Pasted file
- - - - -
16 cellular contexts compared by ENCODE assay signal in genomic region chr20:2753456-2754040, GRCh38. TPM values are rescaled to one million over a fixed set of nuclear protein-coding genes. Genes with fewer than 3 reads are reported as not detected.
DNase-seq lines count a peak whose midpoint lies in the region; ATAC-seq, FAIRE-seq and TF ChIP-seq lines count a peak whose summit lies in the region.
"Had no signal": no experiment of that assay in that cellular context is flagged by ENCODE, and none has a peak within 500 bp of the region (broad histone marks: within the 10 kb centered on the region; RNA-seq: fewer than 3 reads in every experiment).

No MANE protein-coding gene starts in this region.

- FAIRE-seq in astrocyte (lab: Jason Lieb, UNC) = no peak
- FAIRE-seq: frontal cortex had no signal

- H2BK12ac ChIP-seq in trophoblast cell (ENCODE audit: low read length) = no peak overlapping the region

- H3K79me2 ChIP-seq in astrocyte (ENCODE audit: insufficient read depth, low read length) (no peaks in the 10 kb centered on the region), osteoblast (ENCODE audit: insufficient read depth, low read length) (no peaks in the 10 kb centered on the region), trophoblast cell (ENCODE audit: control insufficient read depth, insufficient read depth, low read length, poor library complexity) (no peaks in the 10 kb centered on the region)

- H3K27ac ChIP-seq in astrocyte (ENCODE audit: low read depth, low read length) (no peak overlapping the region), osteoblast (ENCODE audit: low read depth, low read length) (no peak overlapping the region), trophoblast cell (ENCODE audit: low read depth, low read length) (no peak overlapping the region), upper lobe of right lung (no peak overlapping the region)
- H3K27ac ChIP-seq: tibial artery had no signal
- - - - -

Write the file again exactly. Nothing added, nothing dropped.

16 cellular contexts compared by ENCODE assay signal in genomic region chr20:2753456-2754040, GRCh38. TPM values are rescaled to one million over a fixed set of nuclear protein-coding genes. Genes with fewer than 3 reads are reported as not detected.
DNase-seq lines count a peak whose midpoint lies in the region; ATAC-seq, FAIRE-seq and TF ChIP-seq lines count a peak whose summit lies in the region.
"Had no signal": no experiment of that assay in that cellular context is flagged by ENCODE, and none has a peak within 500 bp of the region (broad histone marks: within the 10 kb centered on the region; RNA-seq: fewer than 3 reads in every experiment).

No MANE protein-coding gene starts in this region.

- FAIRE-seq in astrocyte (lab: Jason Lieb, UNC) = no peak
- FAIRE-seq: frontal cortex had no signal

- H2BK12ac ChIP-seq in trophoblast cell (ENCODE audit: low read length) = no peak overlapping the region

- H3K79me2 ChIP-seq in astrocyte (ENCODE audit: insufficient read depth, low read length) (no peaks in the 10 kb centered on the region), osteoblast (ENCODE audit: insufficient read depth, low read length) (no peaks in the 10 kb centered on the region), trophoblast cell (ENCODE audit: control insufficient read depth, insufficient read depth, low read length, poor library complexity) (no peaks in the 10 kb centered on the region)

- H3K27ac ChIP-seq in astrocyte (ENCODE audit: low read depth, low read length) (no peak overlapping the region), osteoblast (ENCODE audit: low read depth, low read length) (no peak overlapping the region), trophoblast cell (ENCODE audit: low read depth, low read length) (no peak overlapping the region), upper lobe of right lung (no peak overlapping the region)
- H3K27ac ChIP-seq: tibial artery had no signal